One of the most notable ornithological events of the twentieth century in North America has been the spread of the House Finch throughout the eastern portion of the continent from a small number of birds liberated on Long Island, New York in 1940. The House Finch is now a common backyard bird throughout most of the contiguous United States and southern Canada. In its native west, this species occupies a wide range of open or semi-open habitats from undisturbed desert to highly urbanized areas. In the east, it is rarely found far from urban or suburban areas. Throughout its range, its fondness for feeding stations and for nesting conspicuously around buildings makes the House Finch among North America's most familiar birds.
One of the most striking features of House Finches is their extreme variation in male plumage coloration. In all populations males vary in color from pale yellow to bright red; in addition, the average coloration of males varies substantially among populations. Most notable is the virtual absence of red males on some of the Hawaiian Islands, where the species has been introduced. Males derive their yellow/orange/red coloration from carotenoid pigments in their food, and variation in the expression of male plumage coloration both within and among populations reflects variation in dietary access to carntenoid pigments during molt. Female House Finches prefer to mate with the reddest male available to them, and by choosing to mate with brightly colored males they gain resource benefits during nesting.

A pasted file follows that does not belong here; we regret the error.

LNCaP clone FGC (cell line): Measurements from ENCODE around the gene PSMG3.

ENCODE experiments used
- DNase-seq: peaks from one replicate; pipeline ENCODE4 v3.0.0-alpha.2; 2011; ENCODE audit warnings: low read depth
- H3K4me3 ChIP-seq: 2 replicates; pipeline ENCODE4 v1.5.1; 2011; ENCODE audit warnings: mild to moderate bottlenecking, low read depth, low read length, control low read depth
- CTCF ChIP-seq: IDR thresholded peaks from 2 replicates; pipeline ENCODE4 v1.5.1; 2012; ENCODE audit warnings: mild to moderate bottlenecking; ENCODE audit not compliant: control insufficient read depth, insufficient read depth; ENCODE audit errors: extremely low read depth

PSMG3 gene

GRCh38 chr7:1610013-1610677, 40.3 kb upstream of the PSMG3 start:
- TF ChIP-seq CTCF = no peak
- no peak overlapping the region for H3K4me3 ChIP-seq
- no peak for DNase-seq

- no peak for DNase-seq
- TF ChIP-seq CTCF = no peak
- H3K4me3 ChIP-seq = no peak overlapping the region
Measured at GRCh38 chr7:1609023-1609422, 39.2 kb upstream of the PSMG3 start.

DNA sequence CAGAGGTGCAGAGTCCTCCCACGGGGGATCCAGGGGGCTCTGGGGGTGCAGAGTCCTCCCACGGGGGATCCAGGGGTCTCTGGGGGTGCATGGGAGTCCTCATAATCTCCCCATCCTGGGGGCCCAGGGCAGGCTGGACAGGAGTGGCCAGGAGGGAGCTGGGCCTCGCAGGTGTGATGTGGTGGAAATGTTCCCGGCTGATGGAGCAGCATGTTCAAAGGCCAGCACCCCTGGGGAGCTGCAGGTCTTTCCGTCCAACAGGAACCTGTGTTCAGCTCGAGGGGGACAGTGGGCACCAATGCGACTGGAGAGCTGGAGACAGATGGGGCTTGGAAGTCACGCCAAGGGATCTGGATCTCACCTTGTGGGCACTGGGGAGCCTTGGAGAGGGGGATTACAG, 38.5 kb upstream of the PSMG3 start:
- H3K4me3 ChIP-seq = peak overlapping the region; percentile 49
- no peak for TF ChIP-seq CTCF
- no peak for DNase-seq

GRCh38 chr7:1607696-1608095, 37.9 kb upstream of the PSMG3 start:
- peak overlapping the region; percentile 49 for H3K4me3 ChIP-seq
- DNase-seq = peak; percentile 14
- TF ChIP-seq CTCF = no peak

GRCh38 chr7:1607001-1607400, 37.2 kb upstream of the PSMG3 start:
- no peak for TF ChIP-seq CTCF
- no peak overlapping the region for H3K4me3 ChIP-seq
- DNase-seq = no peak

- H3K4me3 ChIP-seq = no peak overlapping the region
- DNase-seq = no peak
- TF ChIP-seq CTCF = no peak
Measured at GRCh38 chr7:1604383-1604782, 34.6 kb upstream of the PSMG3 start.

Several distinctive populations exist within the native range of the House Finch, but the evolutionary relationships among these groups needs further study. Many populations are poorly described and plasticity in plumage coloration, a character often used to diagnose subspecies, has further muddled the taxonomic status of many populations.
House Finches in California, Hawaii, and eastern North America have been reasonably well studied, but little is known about the endemic Mexican and island populations. This is an abundant bird; estimates suggest between 267,720,000 and 1,440,720,000 individual House Finches for the continental U.S. and Canada.
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